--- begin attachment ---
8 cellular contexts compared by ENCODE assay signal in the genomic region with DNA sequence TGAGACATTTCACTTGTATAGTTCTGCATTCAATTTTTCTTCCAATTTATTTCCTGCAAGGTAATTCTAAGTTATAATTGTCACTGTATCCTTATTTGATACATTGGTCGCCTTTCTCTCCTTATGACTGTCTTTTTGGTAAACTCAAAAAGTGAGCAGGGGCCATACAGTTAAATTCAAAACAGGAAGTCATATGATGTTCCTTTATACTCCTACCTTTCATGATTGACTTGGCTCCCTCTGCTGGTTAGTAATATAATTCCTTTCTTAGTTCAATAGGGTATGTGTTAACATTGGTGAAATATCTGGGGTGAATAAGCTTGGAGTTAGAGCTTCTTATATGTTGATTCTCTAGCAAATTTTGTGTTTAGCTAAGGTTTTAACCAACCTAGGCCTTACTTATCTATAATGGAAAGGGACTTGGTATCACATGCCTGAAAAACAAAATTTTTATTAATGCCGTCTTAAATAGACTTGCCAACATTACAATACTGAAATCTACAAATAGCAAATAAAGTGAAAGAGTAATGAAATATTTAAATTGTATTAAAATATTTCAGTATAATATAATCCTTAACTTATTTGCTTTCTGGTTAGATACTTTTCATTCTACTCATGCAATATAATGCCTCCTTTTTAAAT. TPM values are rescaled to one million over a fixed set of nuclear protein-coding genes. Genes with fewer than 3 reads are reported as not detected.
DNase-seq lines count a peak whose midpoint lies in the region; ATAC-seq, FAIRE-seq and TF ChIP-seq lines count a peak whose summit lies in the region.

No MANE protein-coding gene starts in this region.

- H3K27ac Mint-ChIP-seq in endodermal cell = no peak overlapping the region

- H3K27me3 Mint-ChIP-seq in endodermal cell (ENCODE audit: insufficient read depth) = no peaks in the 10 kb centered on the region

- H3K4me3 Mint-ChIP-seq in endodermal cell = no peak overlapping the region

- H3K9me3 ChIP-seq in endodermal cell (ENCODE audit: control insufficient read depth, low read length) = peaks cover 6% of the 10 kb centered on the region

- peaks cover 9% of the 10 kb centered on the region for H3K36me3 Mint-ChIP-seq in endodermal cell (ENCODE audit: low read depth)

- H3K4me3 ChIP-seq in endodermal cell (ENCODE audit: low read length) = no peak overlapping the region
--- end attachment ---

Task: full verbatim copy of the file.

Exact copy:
8 cellular contexts compared by ENCODE assay signal in the genomic region with DNA sequence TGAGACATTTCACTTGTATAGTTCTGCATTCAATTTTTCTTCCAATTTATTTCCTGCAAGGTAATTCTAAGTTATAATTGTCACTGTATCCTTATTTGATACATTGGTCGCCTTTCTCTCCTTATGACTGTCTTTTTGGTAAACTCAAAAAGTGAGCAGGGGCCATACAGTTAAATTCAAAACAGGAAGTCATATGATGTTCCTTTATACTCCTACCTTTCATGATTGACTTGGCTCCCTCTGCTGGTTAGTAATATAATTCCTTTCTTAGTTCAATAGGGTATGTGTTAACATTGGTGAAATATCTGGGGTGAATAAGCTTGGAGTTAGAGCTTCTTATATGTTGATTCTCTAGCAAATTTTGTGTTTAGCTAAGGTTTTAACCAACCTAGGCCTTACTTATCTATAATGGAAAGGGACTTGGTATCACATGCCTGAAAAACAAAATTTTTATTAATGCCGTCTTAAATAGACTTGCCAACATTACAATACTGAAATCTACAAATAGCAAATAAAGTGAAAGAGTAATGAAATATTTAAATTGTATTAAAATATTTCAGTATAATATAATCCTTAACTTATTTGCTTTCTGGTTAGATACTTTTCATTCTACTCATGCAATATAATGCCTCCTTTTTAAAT. TPM values are rescaled to one million over a fixed set of nuclear protein-coding genes. Genes with fewer than 3 reads are reported as not detected.
DNase-seq lines count a peak whose midpoint lies in the region; ATAC-seq, FAIRE-seq and TF ChIP-seq lines count a peak whose summit lies in the region.

No MANE protein-coding gene starts in this region.

- H3K27ac Mint-ChIP-seq in endodermal cell = no peak overlapping the region

- H3K27me3 Mint-ChIP-seq in endodermal cell (ENCODE audit: insufficient read depth) = no peaks in the 10 kb centered on the region

- H3K4me3 Mint-ChIP-seq in endodermal cell = no peak overlapping the region

- H3K9me3 ChIP-seq in endodermal cell (ENCODE audit: control insufficient read depth, low read length) = peaks cover 6% of the 10 kb centered on the region

- peaks cover 9% of the 10 kb centered on the region for H3K36me3 Mint-ChIP-seq in endodermal cell (ENCODE audit: low read depth)

- H3K4me3 ChIP-seq in endodermal cell (ENCODE audit: low read length) = no peak overlapping the region